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We shall now give a few of these, for the instruction as well as amusement of our readers; though it grieves us, for the sake of religion and philosophy, to say, that in the very front rank of these, we must say, blasphemous sycophants, stand the “head of the law,” and some of the heads of the church. There are many proofs extant of the shameful servility of Bacon towards King James; but we need go no farther than the very dedication of the Novum Organum. He there says:– “Quando Salomonem in plurimis referas, judiciorum gravitate, regno pacifico, cordis latitudine, librorum denique, quos composuisti, nobili varietate.” But the bishops beat the chancellor hollow. One of them, speaking of the mignon Buckingham, in a passage which we shall quote presently, calls him “the disciple whom he (King James) so loved.” Laud always speaks of the King, whether James or Charles, in his “Diary,” as if he had something of the Divine nature in him: it is “his most Sacred Majesty,” or “his Majesty of most Sacred Memory.” In a prayer composed by him on the birth of the Prince of Wales (the blessed Charles II.), in 1630, he says, “Double his father's graces, O Lord, upon him, if it be possible.” The following is a character drawn of James by Williams, Bishop of Lincoln, then Lord Keeper, in a sermon that he preached at his funeral. “I dare presume to say you never read in your lives of two kings more fully parallel'd amongst themselves, and better distinguished from all other kings besides themselves. King Solomon is said to be unigenitus coram matre sud, the only son of his mother, Prov. iv. 3. So was King James. Solomon was of a complexion white and ruddy, Cant. v. 10. So was King James. Solomon was an infant king, puerparvulus, a little child, 1 Chron. xxii. 5. So was King James a king at the age of thirteen months. Solomon began his reign in the life of his predecessor, 1 Kings i. 32. So, by the force and compulsion of that state, did our late sovereign King James. Solomon was twice crowned and anointed a king, 1 Chron. xxix. 22. So was King James. Solomon's minority was rough through the quarrells of the former soveraign; so was that of King James. Solomon was learned above all princes of the East, 1 Kings iv. 20. So was King James above all the princes in the universal world. Solomon was a writer in prose and verse, 1 Kings iv. 32. So, in a very pure and exquisite manner, was our sweet sovereign King James. Solomon was the greatest patron we ever read of to church and churchmen; and yet no greater (let the house of Aaron now confess) than King James. Solomon was honoured with ambassadors from all the kings of the earth, 1 Kings iv. wlt. And so, you know, was King James. Solomon was a main improver of his home commodities, as you may see in his trading with Hiram, 1 Kings v. 9. And, God knows, it was the daily study of King James. Solomon was a great maintainer of shipping and navigation, 1 Kings x. 14. A most proper attribute to King James. Solomon beautified very much his capital city with buildings and water-works, 1 Kings ix. 15. So did King James. Every man lived in peace under his vine and his fig-tree in the days of Solomon, 1 Kings iv. 25. And so they did in the blessed days of King James. And yet, towards his end, King Solomon had secret enemies, Razan, Hadad, and Jeroboam, and prepared for a war upon his going to his grave, as you may see in the verse before my text. So had, and so did, King James. Lastly, before any hostile act we read of in the history, King Solomon died in peace, when he had lived about sixty years, as Lyra and Tostatus are of opinion; and so, you know, did King James. “And as for his words and eloquence, you know it well enough ; it was rare and excellent in the highest degree. Solomon, speaking of his own faculty in this kind, divides it into two several heads,--a ready invention, and an easy discharge and expression of the same. “God hath granted me to speak as I would, and to conceive as is meet, for the things spoken of Wisd. vii. 15. And this was eminent in our late sovereign. His invention was as quick as his first thoughts, and his words as ready as his invention. God hath given him to conceive; the Greek word in that place is #ySupoval, that is, to make an enthymem or a short syllogism; and that was his manner. He would first wind up the whole substance of his discourse into one solid and massive conception, and then spread it and dilate it to what compass he pleased,—‘profluenti et quae principem deceret eloquentia,” (as Tacitus said of Augustus,)—in a flowing and a princely kind of elocution. Those speeches of his in the Parliament, Star-Chamber, Council-Table, and other publick audiences of the State, (of which, as of Tully's orations, ‘ea semper optima, quae maxima,’ the longest still was held the best,) do prove him to be the most powerful speaker that ever swayed the scepter of this kingdom. In his style you may observe the Ecclesiastes, in his figures the Canticles, in his sentences the Proverbs, and in his whole discourse Reliquum verborum Salomonis, all the rest that was admirable in the eloquence of Solomon. “How powerful did he charge the Prince with the care of religion and justice, the two pillars (as he termed them) of his future throne? How did he recommend unto his love, the nobility, the clergy, and the commonalty in the general 2 How did he thrust, as it were, into his inward bosom, his bishops, his judges, his near servants, and that disciple” of his whom he so loved in particular ! And concluded with that heavenly advice to his son, concerning that great act of his future marriage, to marry like himself, and marry where he would: but if he did marry the daughter of that King, he should marry her person, but he should not marry her religion.” —Rushworth, vol. i. pp. 160-1. Now what was in reality the man who, by virtue of Divine right, was thus highly extolled by such grave authorities as the Lord High Chancellor Bacon, the Lord Keeper and Lord Bishop Williams, and the Lord Primate of all England, Laud? The evidence is conclusive as regards the answer to that question: but it is also voluminous; too much so for this place. Much of it too is unfit for publication. Much, however, of a very significant description, has been published, under the sanction too of most respectable names—ex. gr. Sir David Dalrymple, (Lord Hailes,) and Sir Walter Scott, (edition of Somers's Tracts.) There is a small volume, entitled “Memorials, and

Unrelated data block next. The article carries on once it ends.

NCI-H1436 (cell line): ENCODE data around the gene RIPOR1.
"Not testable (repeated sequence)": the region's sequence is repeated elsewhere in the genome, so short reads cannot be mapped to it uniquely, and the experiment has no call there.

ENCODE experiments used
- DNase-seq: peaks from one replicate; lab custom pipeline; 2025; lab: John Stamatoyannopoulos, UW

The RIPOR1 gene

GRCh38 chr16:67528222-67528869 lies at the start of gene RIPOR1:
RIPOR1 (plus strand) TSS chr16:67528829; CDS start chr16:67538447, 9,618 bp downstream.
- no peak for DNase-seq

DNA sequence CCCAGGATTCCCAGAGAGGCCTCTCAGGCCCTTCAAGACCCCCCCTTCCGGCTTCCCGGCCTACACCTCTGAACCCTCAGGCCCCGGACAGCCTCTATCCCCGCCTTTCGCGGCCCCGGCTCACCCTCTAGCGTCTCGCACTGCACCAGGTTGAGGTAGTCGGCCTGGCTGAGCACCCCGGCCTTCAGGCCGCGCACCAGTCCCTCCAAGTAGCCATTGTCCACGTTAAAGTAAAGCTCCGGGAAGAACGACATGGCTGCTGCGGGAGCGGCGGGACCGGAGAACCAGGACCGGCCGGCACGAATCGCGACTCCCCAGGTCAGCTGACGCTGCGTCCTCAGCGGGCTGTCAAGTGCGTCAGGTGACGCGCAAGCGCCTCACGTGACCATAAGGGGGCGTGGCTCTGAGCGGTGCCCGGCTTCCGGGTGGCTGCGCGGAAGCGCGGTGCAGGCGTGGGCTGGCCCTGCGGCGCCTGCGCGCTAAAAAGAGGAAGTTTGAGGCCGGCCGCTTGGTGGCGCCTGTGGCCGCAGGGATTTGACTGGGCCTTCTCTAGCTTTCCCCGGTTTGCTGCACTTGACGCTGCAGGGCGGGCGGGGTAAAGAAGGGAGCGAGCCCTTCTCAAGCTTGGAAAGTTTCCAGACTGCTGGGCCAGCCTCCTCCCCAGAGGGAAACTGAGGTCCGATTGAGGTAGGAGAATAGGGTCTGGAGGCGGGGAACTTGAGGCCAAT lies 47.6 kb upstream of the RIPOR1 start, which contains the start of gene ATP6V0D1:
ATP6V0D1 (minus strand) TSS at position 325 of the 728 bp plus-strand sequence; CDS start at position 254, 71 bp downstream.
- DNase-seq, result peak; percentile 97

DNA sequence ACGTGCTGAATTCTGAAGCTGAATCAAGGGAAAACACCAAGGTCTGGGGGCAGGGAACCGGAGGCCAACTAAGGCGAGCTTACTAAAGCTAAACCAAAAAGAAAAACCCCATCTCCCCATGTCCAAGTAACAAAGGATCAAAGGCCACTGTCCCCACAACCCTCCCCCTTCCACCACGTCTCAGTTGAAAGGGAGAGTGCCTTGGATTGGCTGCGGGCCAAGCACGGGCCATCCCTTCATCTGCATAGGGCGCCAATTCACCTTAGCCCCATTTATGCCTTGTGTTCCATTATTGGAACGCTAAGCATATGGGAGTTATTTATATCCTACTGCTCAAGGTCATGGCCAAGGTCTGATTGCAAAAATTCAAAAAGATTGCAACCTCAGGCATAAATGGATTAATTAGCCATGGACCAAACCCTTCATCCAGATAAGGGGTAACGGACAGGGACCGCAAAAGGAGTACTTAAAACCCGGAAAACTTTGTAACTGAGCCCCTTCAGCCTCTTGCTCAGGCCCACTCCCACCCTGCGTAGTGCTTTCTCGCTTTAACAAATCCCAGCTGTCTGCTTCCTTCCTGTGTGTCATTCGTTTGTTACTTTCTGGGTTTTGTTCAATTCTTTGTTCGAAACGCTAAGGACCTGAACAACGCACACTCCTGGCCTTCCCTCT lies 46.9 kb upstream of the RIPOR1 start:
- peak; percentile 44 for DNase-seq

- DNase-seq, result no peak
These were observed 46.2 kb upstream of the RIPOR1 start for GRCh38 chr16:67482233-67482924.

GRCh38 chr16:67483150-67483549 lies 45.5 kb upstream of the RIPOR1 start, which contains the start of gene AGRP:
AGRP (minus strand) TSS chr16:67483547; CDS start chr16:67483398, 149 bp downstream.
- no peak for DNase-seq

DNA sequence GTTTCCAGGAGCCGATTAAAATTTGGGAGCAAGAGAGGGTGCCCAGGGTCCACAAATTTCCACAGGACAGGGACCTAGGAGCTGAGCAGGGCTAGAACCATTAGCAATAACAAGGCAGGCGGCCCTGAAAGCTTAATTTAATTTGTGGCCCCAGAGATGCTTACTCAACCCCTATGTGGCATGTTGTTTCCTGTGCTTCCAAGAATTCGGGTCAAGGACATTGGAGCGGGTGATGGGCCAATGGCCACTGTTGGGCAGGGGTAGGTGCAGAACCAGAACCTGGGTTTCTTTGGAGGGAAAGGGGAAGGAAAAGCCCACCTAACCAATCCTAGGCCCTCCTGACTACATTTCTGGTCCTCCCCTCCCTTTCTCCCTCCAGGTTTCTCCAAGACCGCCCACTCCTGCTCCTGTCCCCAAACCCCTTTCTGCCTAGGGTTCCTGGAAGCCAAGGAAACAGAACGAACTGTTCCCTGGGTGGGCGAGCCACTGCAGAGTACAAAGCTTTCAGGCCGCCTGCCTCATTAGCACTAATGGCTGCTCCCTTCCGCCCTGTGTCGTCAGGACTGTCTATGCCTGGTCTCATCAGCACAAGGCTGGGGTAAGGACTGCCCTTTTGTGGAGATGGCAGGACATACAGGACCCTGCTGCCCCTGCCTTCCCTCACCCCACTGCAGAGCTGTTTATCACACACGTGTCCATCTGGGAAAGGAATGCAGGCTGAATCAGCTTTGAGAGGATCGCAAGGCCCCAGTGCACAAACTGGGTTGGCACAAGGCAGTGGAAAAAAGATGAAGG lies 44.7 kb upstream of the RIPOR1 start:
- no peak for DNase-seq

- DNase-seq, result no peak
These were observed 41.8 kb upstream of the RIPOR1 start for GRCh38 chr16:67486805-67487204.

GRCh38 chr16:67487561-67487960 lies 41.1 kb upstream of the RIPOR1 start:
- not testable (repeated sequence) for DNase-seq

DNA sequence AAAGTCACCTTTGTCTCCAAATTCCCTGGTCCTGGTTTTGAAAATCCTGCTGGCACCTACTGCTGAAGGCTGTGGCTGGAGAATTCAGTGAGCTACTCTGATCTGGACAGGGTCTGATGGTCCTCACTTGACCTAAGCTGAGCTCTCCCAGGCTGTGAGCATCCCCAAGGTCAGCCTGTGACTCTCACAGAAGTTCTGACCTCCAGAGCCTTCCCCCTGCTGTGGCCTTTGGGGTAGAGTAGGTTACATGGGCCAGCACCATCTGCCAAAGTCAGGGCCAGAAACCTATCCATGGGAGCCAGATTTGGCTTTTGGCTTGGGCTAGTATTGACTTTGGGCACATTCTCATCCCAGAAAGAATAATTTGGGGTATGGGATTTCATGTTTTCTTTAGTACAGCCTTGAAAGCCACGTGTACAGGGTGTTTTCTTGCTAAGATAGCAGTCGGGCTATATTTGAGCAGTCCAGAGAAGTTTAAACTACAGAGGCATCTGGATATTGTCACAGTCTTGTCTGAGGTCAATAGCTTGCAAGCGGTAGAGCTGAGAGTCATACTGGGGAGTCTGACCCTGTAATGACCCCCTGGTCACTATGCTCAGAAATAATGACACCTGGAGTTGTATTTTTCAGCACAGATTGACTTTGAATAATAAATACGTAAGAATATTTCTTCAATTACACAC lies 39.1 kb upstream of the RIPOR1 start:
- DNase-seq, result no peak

* Duke of Buckingham. [Note in the original.]

Letters relating to the history of Britain in the reign of James the First, published from the originals, Glasgow, 1762,” with a short preface, signed Dav. Dalrymple, purporting that the collection is made from many volumes of letters and memorials, relating to the history of Britain during the seventeenth century, preserved in the library of the Faculty of Advocates at Edinburgh; from which, as it is very little known, and certainly tends to throw some new lights on certain historical characters, we shall cull a few flowers, or weeds, as the reader may please to consider them; and be it remarked that, in so doing, the decency of modern manners totally precludes even the most distant allusion to some of the vices of this modern Solomon. The first extract we shall give is the postscript to a letter from the Duke of Buckingham to King James. It begins “Dear dad and gossip,” and is signed “Your Majesty's most humble slave and dog, Stinie.” “Here is a gentleman, called Sir Francis Leake, who hath likewise a philosopher's stone; ’tis worth but eight thousand; he will give it me, if you will make him a baron. I will, if you command not the contrary, have his patent ready for you to sign, when I come down; he is of good religion, well-born, and hath a good estate. I pray you burn this letter.”—Memorials and Letters, p. 127. In one of the letters from Buckingham to James, the favourite, says:— “Yesterday we got hither so early, that I had time to see over a good part of my works here. This afternoon I will see the rest. I protest to God, the chiefest plea